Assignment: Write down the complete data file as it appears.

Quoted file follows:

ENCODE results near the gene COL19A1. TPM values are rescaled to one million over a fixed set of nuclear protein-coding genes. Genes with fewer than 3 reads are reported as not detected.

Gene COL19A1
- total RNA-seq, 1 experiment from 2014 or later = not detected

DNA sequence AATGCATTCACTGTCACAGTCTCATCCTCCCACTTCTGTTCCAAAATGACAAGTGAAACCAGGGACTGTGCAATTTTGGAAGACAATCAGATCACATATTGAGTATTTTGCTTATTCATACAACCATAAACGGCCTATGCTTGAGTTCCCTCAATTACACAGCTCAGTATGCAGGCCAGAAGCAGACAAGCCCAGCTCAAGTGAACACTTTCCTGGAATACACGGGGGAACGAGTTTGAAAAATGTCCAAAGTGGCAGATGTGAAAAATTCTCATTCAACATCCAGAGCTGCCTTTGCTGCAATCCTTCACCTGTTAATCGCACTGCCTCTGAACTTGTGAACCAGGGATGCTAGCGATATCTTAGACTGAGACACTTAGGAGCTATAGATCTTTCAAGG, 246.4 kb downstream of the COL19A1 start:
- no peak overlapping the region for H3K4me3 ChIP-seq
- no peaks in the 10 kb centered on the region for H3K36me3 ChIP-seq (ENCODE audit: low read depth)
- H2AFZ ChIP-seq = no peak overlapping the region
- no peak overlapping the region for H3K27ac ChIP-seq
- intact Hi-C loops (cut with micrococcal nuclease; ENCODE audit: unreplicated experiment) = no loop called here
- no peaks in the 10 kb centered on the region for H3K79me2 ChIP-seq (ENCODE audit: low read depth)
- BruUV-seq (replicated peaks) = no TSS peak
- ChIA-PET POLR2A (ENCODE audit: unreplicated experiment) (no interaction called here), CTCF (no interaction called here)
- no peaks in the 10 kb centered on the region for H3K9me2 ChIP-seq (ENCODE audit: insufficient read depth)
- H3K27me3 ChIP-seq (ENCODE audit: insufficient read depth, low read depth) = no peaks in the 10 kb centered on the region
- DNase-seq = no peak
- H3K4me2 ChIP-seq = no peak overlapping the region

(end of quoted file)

ENCODE results near the gene COL19A1. TPM values are rescaled to one million over a fixed set of nuclear protein-coding genes. Genes with fewer than 3 reads are reported as not detected.

Gene COL19A1
- total RNA-seq, 1 experiment from 2014 or later = not detected

DNA sequence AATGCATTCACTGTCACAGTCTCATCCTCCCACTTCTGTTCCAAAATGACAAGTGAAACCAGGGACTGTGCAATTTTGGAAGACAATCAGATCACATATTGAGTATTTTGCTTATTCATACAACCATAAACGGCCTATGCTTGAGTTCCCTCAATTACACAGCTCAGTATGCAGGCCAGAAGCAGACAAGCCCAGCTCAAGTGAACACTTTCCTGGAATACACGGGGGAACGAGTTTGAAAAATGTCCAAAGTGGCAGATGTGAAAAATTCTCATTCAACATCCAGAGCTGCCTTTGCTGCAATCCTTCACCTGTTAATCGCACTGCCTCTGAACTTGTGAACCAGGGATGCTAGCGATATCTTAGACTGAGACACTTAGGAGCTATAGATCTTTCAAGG, 246.4 kb downstream of the COL19A1 start:
- no peak overlapping the region for H3K4me3 ChIP-seq
- no peaks in the 10 kb centered on the region for H3K36me3 ChIP-seq (ENCODE audit: low read depth)
- H2AFZ ChIP-seq = no peak overlapping the region
- no peak overlapping the region for H3K27ac ChIP-seq
- intact Hi-C loops (cut with micrococcal nuclease; ENCODE audit: unreplicated experiment) = no loop called here
- no peaks in the 10 kb centered on the region for H3K79me2 ChIP-seq (ENCODE audit: low read depth)
- BruUV-seq (replicated peaks) = no TSS peak
- ChIA-PET POLR2A (ENCODE audit: unreplicated experiment) (no interaction called here), CTCF (no interaction called here)
- no peaks in the 10 kb centered on the region for H3K9me2 ChIP-seq (ENCODE audit: insufficient read depth)
- H3K27me3 ChIP-seq (ENCODE audit: insufficient read depth, low read depth) = no peaks in the 10 kb centered on the region
- DNase-seq = no peak
- H3K4me2 ChIP-seq = no peak overlapping the region